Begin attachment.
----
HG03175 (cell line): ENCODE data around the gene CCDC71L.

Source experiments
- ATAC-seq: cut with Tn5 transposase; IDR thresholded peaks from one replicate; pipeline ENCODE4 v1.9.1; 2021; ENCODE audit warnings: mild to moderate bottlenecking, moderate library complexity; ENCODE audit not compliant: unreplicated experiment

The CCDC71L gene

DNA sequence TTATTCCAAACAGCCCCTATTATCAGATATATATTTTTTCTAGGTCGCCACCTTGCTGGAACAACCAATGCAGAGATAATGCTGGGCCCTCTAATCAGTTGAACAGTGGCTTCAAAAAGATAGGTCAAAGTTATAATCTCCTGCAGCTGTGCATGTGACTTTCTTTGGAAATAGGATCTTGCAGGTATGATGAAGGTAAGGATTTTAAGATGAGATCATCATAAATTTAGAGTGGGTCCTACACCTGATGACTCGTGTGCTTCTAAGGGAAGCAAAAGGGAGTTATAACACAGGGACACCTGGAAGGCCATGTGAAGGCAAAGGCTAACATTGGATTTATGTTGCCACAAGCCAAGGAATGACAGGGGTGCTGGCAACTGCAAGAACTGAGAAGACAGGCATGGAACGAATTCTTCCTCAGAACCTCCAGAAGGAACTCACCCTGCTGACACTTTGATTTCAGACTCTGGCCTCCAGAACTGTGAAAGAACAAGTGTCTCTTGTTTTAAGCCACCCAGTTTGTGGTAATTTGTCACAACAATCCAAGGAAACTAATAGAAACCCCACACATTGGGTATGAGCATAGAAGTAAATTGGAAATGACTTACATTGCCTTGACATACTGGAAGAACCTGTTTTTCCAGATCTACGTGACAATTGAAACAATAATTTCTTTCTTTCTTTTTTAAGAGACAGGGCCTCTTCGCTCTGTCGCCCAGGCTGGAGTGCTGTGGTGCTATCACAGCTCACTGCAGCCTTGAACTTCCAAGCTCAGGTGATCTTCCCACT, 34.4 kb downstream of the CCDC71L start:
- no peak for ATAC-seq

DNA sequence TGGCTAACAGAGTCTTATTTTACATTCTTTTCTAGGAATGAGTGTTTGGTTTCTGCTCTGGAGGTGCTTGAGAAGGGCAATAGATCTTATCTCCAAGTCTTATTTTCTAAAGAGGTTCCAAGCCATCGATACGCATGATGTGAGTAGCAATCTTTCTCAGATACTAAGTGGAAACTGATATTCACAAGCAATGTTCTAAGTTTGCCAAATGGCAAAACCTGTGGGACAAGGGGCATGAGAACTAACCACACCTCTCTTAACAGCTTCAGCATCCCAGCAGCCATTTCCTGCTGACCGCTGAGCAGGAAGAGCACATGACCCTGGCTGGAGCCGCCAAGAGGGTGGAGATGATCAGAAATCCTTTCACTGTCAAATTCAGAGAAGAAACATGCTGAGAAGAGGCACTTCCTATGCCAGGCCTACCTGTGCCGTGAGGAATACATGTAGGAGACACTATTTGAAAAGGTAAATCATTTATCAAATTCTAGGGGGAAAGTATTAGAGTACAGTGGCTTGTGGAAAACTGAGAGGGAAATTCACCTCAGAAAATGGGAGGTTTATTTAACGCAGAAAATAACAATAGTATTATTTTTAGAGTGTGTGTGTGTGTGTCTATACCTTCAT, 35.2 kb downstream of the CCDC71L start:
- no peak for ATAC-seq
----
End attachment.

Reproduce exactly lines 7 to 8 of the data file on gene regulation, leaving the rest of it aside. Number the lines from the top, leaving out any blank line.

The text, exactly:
DNA sequence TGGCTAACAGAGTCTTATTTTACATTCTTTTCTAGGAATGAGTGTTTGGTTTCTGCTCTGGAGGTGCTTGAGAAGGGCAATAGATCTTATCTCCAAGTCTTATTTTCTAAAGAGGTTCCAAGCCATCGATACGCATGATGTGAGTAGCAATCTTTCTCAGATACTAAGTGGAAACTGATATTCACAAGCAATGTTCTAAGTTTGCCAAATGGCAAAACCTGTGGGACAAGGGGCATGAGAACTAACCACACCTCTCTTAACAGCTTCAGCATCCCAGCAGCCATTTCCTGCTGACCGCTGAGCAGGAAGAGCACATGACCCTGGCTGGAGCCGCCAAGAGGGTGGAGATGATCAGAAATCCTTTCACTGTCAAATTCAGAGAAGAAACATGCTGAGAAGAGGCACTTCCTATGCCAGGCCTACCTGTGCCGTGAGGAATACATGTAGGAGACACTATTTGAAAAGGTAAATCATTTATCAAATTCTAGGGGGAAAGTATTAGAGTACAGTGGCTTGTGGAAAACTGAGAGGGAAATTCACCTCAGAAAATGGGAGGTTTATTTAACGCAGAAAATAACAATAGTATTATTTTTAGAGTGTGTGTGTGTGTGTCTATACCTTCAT, 35.2 kb downstream of the CCDC71L start:
- no peak for ATAC-seq